Caring for patients with brain tumors can have marked effects on the well-being of oncology clinicians, frequently leading to burnout, and authors of an ongoing survey study aim to get a clearer picture of those impacts, they reported at the 21st Annual Scientific Meeting of the Society for Neuro-Oncology (SNO), held November 17–20 in Scottsdale, Arizona.
Barbara O’Brien, MD, Shlomit Yust-Katz, MD, and Alvina Acquaye, MS, of the University of Texas MD Anderson Cancer Center in Houston, spoke about the ongoing study and its preliminary findings.
Professional burnout is a “psychological syndrome” involving emotional exhaustion, cynicism or depersonalization, and loss of a sense of meaning and effectiveness with one’s work.
“It can have profound personal consequences—anxiety, depression, alcohol and substance abuse, broken relationships, and suicide,” noted Dr. O’Brien. “It can also have professional consequences, including error rates and early retirement.”
A substantial number of physicians report burnout symptoms, she noted: 46% of US physicians surveyed report symptoms, and rates are highest among “front-line” clinicians who provide patient care, like general practitioners, pediatricians, and emergency room doctors, Dr. O’Brien said. In the United Kingdom, more than one-third of physicians report at least one symptom of professional burnout.
“Burnout is particularly relevant for those caring for patients with cancer,” Dr. O’Brien noted. “There is often inadequate or limited support for expressing emotions or what we call ‘professional grieving.’”
The risk among neuro-oncology clinicians might be higher still, the researchers believe. Caring for patients with brain tumors can be meaningful and fulfilling—but it can also be “uniquely challenging,” Dr. O’Brien said. Patient prognosis tends to be relatively poor, and brain tumors’ impacts on patient quality of life can be difficult to manage.
The research team therefore seeks to determine burnout rates and career satisfaction among professionals involved in brain cancer-related patient care, using an anonymous international survey. The Neuro-Oncology Burnout and Career Satisfaction Survey study involves an adapted Maslach Burnout Inventory and involves three general scales: (1) emotional exhaustion (feelings of emotional overextension and work-related exhaustion); (2) depersonalization (a loss of empathy or increased impersonal interactions); and (3) a sense of personal accomplishment and professional competence.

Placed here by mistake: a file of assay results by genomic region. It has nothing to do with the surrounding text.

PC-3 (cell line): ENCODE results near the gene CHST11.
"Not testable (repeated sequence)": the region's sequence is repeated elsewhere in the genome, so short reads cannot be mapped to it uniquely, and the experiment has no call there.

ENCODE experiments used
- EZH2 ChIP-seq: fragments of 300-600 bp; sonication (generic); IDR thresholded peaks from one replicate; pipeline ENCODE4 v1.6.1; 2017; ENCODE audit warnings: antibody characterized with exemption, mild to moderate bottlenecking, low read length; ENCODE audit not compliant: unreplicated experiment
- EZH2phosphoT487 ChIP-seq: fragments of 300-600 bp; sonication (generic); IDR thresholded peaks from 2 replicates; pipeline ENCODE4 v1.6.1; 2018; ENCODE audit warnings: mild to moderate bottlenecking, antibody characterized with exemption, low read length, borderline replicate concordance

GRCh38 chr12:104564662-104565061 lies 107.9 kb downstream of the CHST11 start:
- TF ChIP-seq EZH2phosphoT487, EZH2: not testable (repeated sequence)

Surveys are still being sent out, and the research team urged neuro-oncology professionals to complete the questionnaire. Participation requires 10 to 15 minutes and is completed using a tablet computer or iPhone.
Thus far, a total of 324 SNO members have completed the survey; 30% reported current symptoms of burnout and 45% reported having experienced burnout symptoms previously. Just over half of survey participants (53%) have been female and most thus far have been from the US and Canada.
The survey’s preliminary results suggest that 76% of neuro-oncology clinicians work more than 50 hours a week and 40% spend more than 10 hours a week on administrative tasks. Almost all (95%) continue to work from home.
Respondents reported very high levels of stress, although administrative issues appear to underlie much of that stress. Patient care was reported as the most satisfying aspect of respondents’ careers.
Fewer than half of respondents feel that their income is adequate, given their level of time and effort.
The survey results thus far have also revealed reason for concern for respondents’ health and lifestyle. Most respondents get less than the National Sleep Foundation’s recommended 7 to 9 hours per night of sleep, for example. Nearly one-third reported no hobbies.
The final analysis will also include diet, alcohol consumption, and exercise patterns, and will estimate the prevalence of burnout in neuro-oncology, and identify associated risk factors.